And so, a 100 word Flash Fiction was born unto me – the normal one.  Don’t you feel superior now?

#461

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Frankenstorm

We’re fine!  Thanks for asking.  The whole East side of North America went through the storm of the century, and all I got was this lousy, wet tee-shirt.  One woman in Toronto was struck and killed by wind-blown debris.  A guy in our northern twin city was slightly injured when a large tree crashed down on his house.  A family in town had a large evergreen tree uprooted and neatly deposited lengthways down their in-ground pool.

In the last year, we have had a new roof installed; that was timely.  And we had all new windows and doors put in.  There was a lot of wind and rain out there, but, out there was where it stayed.  While the dregs of the storm may linger for a day or two, it appears the worst is over and the water is starting to drain off, all except my rain-water collection barrels.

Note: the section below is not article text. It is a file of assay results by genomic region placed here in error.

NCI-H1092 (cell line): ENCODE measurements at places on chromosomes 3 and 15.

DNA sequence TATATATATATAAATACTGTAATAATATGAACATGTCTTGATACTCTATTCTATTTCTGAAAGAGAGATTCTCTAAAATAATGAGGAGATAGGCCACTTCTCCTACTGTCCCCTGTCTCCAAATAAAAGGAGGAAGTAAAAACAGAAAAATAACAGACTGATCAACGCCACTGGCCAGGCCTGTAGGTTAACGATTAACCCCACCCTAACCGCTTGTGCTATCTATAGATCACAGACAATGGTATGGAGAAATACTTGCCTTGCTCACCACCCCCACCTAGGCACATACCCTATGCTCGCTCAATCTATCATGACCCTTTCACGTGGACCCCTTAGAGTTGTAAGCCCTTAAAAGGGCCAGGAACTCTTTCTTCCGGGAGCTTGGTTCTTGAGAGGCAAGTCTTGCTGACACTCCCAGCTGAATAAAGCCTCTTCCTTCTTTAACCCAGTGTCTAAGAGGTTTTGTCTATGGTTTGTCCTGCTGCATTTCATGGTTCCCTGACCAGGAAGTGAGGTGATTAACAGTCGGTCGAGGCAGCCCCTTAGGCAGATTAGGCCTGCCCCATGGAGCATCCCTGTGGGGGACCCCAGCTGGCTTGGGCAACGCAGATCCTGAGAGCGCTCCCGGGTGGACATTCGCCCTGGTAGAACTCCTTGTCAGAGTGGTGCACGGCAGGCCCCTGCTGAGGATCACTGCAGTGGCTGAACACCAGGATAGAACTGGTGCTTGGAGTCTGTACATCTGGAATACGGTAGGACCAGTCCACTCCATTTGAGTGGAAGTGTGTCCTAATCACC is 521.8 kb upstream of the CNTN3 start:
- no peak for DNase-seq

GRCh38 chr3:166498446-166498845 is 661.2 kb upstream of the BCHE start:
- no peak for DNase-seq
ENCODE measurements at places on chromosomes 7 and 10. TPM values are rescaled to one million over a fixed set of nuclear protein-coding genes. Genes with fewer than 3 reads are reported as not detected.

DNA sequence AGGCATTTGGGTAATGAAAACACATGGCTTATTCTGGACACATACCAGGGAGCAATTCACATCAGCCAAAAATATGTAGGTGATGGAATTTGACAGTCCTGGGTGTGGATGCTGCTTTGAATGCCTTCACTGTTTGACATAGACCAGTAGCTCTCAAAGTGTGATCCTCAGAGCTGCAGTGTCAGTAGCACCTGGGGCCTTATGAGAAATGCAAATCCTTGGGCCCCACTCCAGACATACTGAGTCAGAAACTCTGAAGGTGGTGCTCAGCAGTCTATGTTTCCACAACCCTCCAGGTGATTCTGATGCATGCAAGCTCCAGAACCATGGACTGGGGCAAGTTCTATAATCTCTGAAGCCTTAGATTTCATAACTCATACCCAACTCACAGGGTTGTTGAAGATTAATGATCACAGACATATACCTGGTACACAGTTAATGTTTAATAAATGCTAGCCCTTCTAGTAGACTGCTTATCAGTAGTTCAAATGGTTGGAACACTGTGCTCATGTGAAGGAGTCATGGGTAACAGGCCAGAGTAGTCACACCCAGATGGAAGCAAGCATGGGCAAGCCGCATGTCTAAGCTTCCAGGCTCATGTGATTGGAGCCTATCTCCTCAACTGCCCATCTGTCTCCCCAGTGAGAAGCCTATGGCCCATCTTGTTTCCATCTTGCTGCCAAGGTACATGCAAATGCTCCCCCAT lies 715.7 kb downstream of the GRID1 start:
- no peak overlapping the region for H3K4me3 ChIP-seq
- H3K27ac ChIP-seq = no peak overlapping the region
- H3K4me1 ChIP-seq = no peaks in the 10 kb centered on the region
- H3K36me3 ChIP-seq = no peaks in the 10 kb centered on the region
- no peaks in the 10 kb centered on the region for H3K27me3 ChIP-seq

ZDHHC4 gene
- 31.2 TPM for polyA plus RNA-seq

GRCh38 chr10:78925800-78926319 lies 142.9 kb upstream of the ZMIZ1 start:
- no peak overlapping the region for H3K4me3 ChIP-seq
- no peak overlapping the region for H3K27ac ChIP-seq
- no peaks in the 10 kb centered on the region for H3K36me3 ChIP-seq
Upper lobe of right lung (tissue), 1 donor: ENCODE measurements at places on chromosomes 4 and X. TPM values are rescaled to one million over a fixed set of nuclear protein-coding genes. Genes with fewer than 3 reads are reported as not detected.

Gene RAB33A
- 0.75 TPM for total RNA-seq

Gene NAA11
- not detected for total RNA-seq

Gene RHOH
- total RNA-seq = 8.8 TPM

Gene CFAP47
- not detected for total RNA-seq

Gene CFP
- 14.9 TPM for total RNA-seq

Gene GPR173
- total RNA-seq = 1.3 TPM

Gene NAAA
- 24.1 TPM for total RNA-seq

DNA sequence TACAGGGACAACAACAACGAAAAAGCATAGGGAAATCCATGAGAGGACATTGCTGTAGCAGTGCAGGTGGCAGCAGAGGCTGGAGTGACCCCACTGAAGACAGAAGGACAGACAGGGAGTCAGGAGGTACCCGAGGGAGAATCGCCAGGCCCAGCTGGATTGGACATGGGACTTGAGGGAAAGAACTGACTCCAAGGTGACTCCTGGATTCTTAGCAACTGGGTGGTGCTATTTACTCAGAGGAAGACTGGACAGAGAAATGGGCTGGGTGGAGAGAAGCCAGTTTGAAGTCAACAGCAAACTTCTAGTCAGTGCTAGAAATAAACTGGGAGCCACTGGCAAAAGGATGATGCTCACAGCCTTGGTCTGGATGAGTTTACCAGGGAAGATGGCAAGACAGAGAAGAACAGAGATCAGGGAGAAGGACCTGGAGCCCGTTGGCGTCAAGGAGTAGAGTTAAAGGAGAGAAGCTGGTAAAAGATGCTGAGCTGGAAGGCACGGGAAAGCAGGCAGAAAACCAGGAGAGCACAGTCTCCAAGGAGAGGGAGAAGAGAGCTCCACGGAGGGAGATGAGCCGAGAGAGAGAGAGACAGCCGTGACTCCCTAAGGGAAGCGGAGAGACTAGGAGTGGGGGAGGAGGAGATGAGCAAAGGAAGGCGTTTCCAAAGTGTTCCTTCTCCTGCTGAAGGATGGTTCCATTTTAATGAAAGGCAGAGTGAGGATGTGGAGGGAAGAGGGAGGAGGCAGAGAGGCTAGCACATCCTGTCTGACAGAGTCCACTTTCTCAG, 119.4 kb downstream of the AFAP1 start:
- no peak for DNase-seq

I had been using watering cans to take water from the barrels, and pour it around our Mulberry bush (where our weasel pops), the Magnolia bush, and four Rose of Sharon bushes.  It’s been such a dry summer that the wife suggested deep watering, soaking the ground, for better growth next spring.  I had emptied the two single barrels, but, even before this big storm hit, we had had rain about every second day.